So why don’t the two just merge? Holder says: “The IDM and DMA perform complementary roles – one looking after individuals, the other representing wider industry issues. On the occasions when there is genuine cause for the two to work together this is done.”
The DMA states: “The IDM and DMA complement one another and we are happy to coexist as we do now. Furthermore, DMA membership is for corporate entities, while the IDM is for individuals.”
As DMA chairman Jenny Mosely puts it: “Working together is top of the agenda, merging is not.”
Some industry figures believe that such public statements of mutual respect and co-operation are a false front, disguising insurmountable political differences between the two bodies. “The IDM was against the formation of the DMA and it is well-known that there has always been tension between the two bodies,” says Gordon.
Mosely disagrees. “I think we can do a lot together. If we merged we’d be spending our time arriving at mission statements and joint objectives when we could be getting on with the work.” Mosely insists that the level of cooperation between the two bodies needs no improvement. She adds: “We talk to each other more than people think.”
Not everyone within the industry believes that the two bodies should merge. Poole observes: “The two bodies have very different roles to perform. If they were to merge they’d probably prove incompetent t both functions.”
Roy adds: “It’s an interesting question and one that has been discussed at great length before. There is an argument that separation provides a wider platform for industry people to draw on.”
The notion that a merger would solve the industry’s problems could be false logic. The DMA has an impressive list of recent successes, including the combating of limits on the use of the Electoral Register (active lobbying has meant that the Home Office has now agreed that electoral roll data can be used for credit referencing and is considering how it could be used for list-cleaning purposes), a &£9m saving for the industry by a reduction in second class mail and the persuasion of the European Union to accept “opt-out” not “opt-in” for e-mail.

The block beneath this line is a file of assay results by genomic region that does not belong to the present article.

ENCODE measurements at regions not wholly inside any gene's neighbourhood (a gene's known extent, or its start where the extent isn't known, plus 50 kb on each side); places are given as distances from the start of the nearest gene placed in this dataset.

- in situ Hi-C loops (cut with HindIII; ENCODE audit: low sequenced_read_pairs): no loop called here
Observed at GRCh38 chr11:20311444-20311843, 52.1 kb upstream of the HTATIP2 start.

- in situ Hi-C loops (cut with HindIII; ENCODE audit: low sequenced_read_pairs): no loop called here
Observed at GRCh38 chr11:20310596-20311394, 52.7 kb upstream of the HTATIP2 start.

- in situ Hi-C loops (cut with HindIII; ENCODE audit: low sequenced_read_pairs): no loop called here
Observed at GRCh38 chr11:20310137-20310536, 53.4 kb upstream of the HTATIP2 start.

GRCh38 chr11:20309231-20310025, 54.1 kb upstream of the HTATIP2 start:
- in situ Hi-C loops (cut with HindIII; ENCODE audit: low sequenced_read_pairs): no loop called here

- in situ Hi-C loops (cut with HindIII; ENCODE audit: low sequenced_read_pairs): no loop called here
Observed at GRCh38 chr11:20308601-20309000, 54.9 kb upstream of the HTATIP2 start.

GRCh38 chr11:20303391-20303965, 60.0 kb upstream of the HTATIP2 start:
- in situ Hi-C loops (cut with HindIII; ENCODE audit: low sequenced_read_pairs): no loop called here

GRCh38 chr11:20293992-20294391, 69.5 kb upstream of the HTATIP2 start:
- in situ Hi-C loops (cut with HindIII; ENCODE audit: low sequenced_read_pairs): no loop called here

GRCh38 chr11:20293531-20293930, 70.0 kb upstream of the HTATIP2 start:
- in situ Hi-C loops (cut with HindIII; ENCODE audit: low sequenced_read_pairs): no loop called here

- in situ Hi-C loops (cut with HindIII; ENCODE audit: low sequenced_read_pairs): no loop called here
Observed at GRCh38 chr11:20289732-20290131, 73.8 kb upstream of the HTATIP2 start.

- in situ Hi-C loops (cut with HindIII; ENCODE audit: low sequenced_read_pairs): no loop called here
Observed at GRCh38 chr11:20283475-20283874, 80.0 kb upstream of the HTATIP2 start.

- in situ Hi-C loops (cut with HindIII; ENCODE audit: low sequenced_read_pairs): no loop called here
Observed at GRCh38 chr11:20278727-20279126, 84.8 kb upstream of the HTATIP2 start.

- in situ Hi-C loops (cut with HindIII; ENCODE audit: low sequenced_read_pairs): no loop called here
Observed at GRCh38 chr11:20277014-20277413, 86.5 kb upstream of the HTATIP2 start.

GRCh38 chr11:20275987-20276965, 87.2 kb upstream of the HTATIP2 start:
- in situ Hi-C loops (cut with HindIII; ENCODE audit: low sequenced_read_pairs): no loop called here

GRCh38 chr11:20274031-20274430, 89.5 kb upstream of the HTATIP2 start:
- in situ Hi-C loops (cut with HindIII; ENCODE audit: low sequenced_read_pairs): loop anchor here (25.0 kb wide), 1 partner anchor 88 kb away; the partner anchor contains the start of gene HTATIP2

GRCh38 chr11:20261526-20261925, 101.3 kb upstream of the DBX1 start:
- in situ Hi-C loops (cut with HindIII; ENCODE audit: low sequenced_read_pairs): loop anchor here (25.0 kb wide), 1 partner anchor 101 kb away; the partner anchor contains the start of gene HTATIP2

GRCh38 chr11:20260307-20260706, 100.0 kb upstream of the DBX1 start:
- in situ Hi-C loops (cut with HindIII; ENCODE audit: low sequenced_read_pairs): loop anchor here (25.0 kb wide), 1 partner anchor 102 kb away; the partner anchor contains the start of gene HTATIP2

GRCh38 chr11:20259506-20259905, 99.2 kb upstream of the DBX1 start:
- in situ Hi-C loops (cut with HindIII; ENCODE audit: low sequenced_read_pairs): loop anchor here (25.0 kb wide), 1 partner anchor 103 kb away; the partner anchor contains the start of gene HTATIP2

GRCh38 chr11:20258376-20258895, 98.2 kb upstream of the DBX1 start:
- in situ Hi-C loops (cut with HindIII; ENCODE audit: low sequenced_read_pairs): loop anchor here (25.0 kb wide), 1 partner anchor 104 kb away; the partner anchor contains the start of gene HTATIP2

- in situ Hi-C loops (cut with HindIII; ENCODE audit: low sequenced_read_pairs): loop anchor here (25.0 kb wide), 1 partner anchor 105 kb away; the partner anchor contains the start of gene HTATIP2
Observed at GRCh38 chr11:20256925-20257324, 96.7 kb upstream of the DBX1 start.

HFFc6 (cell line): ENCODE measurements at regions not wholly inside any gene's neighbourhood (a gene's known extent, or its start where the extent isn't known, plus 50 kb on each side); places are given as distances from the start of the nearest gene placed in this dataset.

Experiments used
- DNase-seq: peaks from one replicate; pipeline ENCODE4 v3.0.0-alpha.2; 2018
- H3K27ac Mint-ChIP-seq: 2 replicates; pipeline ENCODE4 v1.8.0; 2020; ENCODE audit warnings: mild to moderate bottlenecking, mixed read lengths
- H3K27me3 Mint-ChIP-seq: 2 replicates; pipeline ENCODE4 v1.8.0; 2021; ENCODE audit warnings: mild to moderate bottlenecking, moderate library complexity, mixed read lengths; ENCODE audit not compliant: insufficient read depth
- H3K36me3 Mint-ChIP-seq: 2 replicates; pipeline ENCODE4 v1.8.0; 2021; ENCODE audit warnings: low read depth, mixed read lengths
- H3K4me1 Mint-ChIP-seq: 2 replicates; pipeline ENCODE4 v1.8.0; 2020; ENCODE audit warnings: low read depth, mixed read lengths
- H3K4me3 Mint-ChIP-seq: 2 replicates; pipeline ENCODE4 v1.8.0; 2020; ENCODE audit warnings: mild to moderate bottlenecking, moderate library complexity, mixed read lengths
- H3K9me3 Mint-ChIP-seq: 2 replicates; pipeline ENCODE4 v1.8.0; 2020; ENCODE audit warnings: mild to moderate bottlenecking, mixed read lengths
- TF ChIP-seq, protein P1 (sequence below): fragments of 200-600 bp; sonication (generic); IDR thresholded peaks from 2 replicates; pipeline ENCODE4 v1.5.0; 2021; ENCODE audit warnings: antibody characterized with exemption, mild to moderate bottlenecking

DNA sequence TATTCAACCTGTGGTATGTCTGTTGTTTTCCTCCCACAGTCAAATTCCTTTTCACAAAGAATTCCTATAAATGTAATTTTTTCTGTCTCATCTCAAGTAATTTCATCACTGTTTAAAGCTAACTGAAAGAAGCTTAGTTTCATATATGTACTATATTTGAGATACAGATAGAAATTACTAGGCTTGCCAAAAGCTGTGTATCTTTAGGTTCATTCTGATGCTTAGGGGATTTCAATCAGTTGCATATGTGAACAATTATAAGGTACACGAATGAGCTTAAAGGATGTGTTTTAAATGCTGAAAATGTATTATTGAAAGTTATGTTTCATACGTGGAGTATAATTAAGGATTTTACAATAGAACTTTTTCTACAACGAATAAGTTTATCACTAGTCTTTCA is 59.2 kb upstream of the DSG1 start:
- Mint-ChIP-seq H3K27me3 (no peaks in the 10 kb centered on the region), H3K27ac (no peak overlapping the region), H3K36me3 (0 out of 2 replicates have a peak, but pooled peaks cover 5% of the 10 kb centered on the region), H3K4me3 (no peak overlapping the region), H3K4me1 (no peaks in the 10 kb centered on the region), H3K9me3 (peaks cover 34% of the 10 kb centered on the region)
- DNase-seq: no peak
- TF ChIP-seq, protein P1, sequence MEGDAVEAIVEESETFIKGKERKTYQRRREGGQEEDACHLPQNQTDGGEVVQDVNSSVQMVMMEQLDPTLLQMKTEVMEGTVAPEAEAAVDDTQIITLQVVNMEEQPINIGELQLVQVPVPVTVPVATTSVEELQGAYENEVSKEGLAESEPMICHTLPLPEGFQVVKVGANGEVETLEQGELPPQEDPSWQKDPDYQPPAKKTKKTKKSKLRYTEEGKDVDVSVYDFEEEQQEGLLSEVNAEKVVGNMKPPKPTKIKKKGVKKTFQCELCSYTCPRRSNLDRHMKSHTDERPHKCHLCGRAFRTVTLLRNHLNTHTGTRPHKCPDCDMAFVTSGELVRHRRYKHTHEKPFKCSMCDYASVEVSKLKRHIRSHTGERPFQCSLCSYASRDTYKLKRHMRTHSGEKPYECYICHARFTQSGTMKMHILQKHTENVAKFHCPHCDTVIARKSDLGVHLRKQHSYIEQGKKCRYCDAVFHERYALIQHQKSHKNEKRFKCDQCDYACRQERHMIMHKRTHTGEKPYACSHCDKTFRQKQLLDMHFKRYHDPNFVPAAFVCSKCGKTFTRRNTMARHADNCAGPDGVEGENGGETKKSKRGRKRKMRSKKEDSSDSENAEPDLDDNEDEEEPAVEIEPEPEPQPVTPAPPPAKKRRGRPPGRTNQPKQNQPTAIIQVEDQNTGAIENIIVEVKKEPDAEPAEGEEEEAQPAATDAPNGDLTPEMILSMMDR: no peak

Indeed, some people in the industry feel the DMA’s only real problem is that it doesn’t blow its own trumpet loudly enough. Whatever the facts, it is debatable whether a merger with the IDM would make it more effective in its current battles, or help to address long-term concerns.
Peter Kempsey, managing director of data management consultancy Printronic International, thinks that the DMA should try to bring in more members than the current figure of about 850, but it isn’t necessarily true that a merger would achieve this.
Roy feels the DMA needs to get much tougher with those who fail to adhere to the industry code of conduct, but thinks joining with the IDM wouldn’t automatically help. Again, there are those who think the IDM is doing a great job, and those who think that it could do better – but it takes rather a leap of logic to arrive at the conclusion that a merger is the only way to address its shortcomings.
Who pays the piper?
Perhaps the most serious accusation is that of the DMA’s partiality in addressing the Royal Mail’s potential monopoly practices, The Royal Mail part-funds the DMA. Mosely is unfazed by the question. She says: “We have a number of partners in the industry who support us equally, such as BT, so I don’t see that as much of an issue.”
One thing is clear. No one is taking the attempted seduction of the larger agencies by the Institute of Practitioners in Advertising seriously. Kempsey says; “There is no room for another player. It will only create more confusion and discord.”
Roy adds; “They can seduce away all they like, but this DMA member is going to keep his trousers on.”
So what conclusions can be drawn? Well, unfortunately, only that some people in the industry feel that the DMA and the IDM should merge and some don’t. What can be made of this? As Mosely says, “Everyone is entitled to an opinion, and everyone gets the chance to say what they think in an open forum.”
The very nature of debate means that diverse and polarised views will be expressed and should be heard. The key issue is: does the call for a merger come from a few vociferous members of the industry, or is this truly how the majority feel? And if it is, shouldn’t the two just get it together? The only way to find out for sure would be to put it to a vote.